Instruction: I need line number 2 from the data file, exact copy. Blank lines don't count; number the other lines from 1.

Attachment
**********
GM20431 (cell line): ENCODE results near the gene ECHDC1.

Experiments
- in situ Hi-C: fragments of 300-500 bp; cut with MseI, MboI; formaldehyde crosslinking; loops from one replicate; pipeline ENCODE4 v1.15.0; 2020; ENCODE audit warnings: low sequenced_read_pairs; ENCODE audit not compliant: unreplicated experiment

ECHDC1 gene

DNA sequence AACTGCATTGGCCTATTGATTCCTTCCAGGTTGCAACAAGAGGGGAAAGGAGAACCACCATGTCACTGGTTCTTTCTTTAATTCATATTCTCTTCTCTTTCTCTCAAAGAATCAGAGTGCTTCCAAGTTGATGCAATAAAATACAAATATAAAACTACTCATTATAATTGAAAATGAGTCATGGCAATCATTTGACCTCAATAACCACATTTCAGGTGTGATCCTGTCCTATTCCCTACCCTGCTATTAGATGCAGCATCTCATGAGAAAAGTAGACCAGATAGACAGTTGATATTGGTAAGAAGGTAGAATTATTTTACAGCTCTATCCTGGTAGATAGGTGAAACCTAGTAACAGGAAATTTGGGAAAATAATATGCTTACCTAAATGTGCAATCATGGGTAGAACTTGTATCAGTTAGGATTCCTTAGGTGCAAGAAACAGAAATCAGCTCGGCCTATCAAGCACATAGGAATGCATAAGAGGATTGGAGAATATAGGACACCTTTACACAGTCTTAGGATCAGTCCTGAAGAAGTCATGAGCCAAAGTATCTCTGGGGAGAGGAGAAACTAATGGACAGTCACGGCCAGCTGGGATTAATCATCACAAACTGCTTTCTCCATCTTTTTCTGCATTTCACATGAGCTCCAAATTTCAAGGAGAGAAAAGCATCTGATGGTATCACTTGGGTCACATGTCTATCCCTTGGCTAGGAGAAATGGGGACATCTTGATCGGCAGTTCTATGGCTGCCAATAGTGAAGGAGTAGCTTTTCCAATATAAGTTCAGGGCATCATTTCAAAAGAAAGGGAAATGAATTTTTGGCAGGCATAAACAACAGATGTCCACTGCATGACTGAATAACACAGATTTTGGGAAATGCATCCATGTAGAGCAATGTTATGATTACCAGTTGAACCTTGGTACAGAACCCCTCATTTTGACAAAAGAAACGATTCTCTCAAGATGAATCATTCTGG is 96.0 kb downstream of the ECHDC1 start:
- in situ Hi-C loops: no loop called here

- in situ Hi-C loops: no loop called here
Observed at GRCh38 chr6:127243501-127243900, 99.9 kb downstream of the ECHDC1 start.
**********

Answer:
Experiments